Zeroing in on players who will consistently play hard seems to partially inform upon Indiana’s insistence to rebuild through the middle.
Increase three-point attempts per 100 possessions
Last season’s squad ranked 27th in the league in terms of three-point attempts per 100 possessions (23.2). Increasing that rate will be key, if Bojan Bogdanovic indeed does replace Paul George in the starting lineup.
Not only did ESPN’s real-plus minus grade the Croatian sharpshooter’s on-court defensive impact as the the worst rotation two-guard in the league last season, the Washington Wizards surrendered 123.4 points per 100 possessions when he was on the court with John Wall, Bradley Beal, Otto Porter Jr., and Marcin Gortat.
All of which is to say that it will be tough for the first unit to play fast if getting stops is a struggle, but exchanging baskets will be nightmarish if their shot distribution doesn’t become more modern, even if they aren’t as accurate.
Try switch-everything lineups in small bursts
The Pacers rarely attempted to switch last season, and when they did it was mostly a hot mess. Recall, for instance, that there were moments during the season opener against the Dallas Mavericks when Rodney Stuckey was trapped on the block with Dirk Nowitzki while Lavoy Allen was left alone at the top of the key with J.J. Barea.
More of the same reared its ugly in the head in the playoffs when miscommunication rued the day and Jeff Teague was repeatedly left at the mercy of LeBron’s equal parts power and finesse 6-foot-8, 250 pound frame.
At issue, in both instances, was the defensive strategy — and the place of the smaller guards within it.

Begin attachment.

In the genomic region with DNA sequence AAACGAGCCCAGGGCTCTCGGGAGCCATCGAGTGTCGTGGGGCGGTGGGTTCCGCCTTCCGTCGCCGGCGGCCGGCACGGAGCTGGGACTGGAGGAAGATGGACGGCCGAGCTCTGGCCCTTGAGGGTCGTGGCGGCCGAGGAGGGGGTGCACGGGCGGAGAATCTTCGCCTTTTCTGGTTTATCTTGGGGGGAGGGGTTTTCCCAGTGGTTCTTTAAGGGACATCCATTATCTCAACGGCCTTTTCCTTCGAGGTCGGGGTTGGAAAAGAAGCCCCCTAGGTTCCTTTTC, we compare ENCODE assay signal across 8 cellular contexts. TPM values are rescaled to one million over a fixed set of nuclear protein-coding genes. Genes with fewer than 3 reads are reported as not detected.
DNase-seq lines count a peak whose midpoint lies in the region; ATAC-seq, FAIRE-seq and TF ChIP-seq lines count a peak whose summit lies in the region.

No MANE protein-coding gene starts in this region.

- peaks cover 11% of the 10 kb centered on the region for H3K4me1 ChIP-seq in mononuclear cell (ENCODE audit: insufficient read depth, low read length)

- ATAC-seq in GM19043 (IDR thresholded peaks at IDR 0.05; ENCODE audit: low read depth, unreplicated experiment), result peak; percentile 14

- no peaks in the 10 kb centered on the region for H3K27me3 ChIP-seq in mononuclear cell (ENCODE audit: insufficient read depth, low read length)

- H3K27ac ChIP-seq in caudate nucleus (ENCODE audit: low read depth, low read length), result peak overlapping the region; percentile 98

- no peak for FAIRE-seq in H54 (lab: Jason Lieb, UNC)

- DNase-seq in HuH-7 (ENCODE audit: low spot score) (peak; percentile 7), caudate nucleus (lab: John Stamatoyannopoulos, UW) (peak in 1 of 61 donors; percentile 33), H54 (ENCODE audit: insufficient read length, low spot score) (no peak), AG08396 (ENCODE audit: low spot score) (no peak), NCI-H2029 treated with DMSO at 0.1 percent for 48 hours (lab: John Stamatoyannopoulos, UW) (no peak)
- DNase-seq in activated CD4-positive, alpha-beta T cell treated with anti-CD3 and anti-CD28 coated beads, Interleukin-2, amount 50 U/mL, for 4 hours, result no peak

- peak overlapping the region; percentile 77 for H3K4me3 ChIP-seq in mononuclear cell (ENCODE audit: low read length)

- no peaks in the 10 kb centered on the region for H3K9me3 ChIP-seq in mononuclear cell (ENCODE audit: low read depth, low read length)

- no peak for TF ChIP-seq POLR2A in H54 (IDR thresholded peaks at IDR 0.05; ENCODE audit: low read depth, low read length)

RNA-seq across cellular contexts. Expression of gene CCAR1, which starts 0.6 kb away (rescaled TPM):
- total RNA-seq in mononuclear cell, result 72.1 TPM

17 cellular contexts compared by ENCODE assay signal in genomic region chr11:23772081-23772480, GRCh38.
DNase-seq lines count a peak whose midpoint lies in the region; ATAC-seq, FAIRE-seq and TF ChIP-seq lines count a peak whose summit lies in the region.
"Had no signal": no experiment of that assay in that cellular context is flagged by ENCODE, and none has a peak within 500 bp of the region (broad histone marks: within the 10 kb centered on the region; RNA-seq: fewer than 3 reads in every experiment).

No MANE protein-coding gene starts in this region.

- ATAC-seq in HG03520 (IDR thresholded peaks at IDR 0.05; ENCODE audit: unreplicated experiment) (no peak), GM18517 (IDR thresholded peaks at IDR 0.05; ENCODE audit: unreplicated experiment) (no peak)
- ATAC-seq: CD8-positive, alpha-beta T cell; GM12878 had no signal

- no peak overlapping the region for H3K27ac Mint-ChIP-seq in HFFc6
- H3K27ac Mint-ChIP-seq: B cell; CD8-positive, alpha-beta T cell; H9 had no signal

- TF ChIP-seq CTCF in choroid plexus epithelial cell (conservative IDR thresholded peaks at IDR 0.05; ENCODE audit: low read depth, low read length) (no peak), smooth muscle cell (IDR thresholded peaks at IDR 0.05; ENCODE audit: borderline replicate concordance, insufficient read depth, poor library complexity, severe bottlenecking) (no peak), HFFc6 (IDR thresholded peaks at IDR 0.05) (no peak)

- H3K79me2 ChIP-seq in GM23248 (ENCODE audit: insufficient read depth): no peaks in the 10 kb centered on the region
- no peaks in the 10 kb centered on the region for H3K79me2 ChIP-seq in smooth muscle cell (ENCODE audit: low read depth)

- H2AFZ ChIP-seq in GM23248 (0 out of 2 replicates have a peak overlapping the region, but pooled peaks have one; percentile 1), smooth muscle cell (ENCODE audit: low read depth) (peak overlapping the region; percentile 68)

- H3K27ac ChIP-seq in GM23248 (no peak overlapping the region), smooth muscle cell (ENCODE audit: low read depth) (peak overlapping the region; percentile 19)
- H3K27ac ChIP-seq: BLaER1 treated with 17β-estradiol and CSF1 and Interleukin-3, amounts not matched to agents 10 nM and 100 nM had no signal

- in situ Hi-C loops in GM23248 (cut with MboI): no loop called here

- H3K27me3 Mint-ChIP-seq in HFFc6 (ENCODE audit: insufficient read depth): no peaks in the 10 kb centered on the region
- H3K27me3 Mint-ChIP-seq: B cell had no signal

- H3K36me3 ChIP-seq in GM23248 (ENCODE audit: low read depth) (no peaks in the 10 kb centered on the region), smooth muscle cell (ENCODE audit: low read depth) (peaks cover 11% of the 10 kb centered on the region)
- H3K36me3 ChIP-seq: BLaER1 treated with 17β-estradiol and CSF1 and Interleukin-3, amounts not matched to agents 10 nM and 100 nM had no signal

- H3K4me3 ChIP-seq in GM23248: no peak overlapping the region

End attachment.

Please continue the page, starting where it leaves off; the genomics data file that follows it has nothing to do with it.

Shifting Teague’s porous defense over to J.R. Smith obviously would’ve been preferable, but finding someone else similar in size and stature to Paul George to switch the Irving-James side pick and roll wasn’t without complication. Reducing Lance Stephenson’s minutes as the second unit’s primary ball-handler arguably would’ve come at a cost, and C.J. Miles couldn’t be in two places at once while Glenn Robinson III was hampered by injury.
Next season’s roster could provide a clearer path.
Experimentation should be the natural byproduct of lessened expectations and roster turnover, which is why running a switch everything lineup in tiny bursts with Stephenson (6-foot-5) at point alongside Victor Oladipo (6-foot-4), Glenn Robinson III (6-foot-6), Thaddeus Young (6-foot-8), and Domantas Sabonis (6-foot-11) deserves at least a cursory look.
Aside from the possibility that Sabonis might be a tad slow to slide alongside ball-handlers, that group, in theory, has the physical tools to be a versatile unit. Whether they can demonstrate the necessary degree of focus and awareness, in practice, remains to be seen.
Either way, it’s worth a try.
Get T.J. Leaf minutes somewhere, anywhere
Outside of prematurely shortening the rotation, Georges Niang’s modest ability to add some space to the floor was really the only option to facilitate the bench going small last season. Alas, the Pacers rarely gave him the opportunity to provide emergency depth — let alone prove himself worthy of a rotation spot. Instead, he played a grand total of six games for the Mad Ants, despite the fact that he only tallied more than seven minutes once while Paul George and C.J. Miles were both out.
T.J. Leaf needs to add strength before he can be expected to absorb minutes from Thaddeus Young or Domantas Sabonis in a pinch, which means a similar scenario to that of Niang has the potential to play out during the 19-year-old’s rookie campaign.
If so, it would be preferable for him to make plenty of trips up and down I-69 than to languish on the bench.
The same goes for Ike Anigbogu.
(Check back for the second part of this post tomorrow.)